Another vulnerability, similar to Heartbleed, has been found in the extensively used Secure Sockets Layer (SSL) 3.0 cryptographic protocol, which can allow attackers to decode contents of encrypted website connections.
Google’s security team revealed that the universally used web encryption standard SSL 3.0 has a crucial security vulnerability that could be used to steal sensitive data. The defect influences website security by pursuing the Secure layer version 3, including Firefox, Chrome and Internet Explorer.
Researchers have named the attack “POODLE”, which stands for Padding Oracle On Downgraded Legacy Encryption. It allows an attacker to execute man-in-the-middle attack, in order to decode HTTP cookies. The POODLE attack can make a connection “fallback” to SSL 3.0, where it becomes possible to steal cookies, which are supposed to store passwords, website preferences and even personal information.
This security hole has been discovered by three Google engineers – Bodo Moller, Thai Duong and Krzysztof Kotowicz and the discovery has made the 15 year old protocol absolutely impossible to use.
Bodo Moller wrote in a blog post, “This vulnerability allows the plaintext of secure connections to be calculated by a network attacker, I discovered this issue in collaboration with Thai Duong and Krzysztof Kotowicz (also Googlers).”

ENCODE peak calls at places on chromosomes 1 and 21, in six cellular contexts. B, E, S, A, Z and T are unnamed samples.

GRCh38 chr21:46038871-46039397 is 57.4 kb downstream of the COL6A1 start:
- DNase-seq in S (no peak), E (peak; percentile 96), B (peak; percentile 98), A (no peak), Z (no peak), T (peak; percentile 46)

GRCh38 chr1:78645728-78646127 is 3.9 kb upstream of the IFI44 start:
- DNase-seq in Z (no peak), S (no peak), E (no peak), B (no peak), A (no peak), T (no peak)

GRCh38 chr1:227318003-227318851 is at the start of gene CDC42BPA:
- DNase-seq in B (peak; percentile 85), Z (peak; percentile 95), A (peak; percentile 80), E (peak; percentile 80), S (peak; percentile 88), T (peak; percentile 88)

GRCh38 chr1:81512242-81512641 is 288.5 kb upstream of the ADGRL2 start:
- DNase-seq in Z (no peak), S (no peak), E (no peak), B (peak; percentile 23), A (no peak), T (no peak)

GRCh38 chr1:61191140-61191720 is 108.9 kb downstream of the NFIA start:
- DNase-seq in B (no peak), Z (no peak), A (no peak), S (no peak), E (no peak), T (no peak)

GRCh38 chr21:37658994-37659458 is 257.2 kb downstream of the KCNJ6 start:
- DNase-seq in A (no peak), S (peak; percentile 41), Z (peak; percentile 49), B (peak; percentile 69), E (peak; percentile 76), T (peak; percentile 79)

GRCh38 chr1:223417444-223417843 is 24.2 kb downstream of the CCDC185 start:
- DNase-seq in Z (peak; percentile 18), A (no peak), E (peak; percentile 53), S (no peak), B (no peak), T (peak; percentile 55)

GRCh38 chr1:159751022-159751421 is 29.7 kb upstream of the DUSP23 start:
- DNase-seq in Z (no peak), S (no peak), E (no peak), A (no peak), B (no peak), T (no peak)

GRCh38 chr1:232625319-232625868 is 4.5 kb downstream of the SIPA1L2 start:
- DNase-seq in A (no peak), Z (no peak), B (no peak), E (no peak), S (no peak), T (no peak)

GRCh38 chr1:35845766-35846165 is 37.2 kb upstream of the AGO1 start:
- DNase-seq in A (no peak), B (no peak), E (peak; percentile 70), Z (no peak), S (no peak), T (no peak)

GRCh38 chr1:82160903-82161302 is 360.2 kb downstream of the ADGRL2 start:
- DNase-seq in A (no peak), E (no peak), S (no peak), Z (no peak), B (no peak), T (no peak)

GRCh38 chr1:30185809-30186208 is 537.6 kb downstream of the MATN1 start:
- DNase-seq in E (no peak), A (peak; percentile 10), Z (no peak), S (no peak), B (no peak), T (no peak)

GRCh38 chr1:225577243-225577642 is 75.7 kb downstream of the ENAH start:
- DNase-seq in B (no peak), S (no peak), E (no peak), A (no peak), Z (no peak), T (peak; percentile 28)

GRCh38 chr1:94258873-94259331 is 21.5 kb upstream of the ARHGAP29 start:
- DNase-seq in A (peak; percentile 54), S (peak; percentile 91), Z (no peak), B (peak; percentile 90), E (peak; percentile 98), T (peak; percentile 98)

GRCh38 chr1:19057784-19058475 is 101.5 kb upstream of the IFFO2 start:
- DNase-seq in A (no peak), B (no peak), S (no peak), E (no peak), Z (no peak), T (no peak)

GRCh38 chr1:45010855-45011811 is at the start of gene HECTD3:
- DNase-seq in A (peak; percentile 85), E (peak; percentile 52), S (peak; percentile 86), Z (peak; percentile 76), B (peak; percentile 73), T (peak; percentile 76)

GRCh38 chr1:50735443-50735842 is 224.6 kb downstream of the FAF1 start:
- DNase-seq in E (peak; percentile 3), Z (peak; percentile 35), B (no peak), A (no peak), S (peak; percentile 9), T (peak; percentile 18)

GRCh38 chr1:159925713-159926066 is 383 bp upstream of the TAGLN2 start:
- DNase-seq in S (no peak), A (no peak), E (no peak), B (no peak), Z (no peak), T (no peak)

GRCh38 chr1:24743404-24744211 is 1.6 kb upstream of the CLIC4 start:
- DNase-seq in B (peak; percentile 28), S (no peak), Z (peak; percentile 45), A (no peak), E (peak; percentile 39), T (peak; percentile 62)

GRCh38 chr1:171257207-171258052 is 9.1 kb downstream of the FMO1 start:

POODLE (PDF) is a severe threat, as it is used by web browsers as well as websites and it will remain severe as long as SSL 3.0 is backed. Therefore, web browsers as well as websites should be reconfigured to avoid using SSL 3.0.
While SSL 3.0 is not the most progressive form of Web encryption in use, secure HTTP servers and web browsers still require it, in case they come across flaws in Transport Layer Security (TLS), which is SSL’s more advanced and less sensitive layer of security.
“If a client and server both support a version of TLS, the security level offered by SSL 3.0 is still relevant since many clients implement a protocol downgrade dance to work around serve side interoperability bugs.”
There is nothing a user can do, to guard against the POODLE attack, same as the case of Shellshock and Heartbleed. But, companies all around the world are releasing patches to their embedded devices and servers, disallowing the use of SSl 3.0.
The vulnerability was discovered in September, 2014, just a couple of months after SSL was brought into the limelight, because of the Heartbleed incident. As soon as the discovery was made, Google alerted hardware and software vendors. They recommended disarming SSL 3.0, until the problem got fixed. If an end user’s browser supports SSL 3.0, they should disable its support or should use tools that can support Transport Layer Security Signalling Cipher Suite Value (TLS_FALLBACK_SCSV), as they help in preventing downgrade attacks.
POODLE lies within the codes of SSL, which is why commonly used browsers are affected. In response to the problem, Google has declared that it is cleaning off SSL 3.0 support from the Chrome browser and in the coming months, will remove SSL 3.0 support entirely from all its products.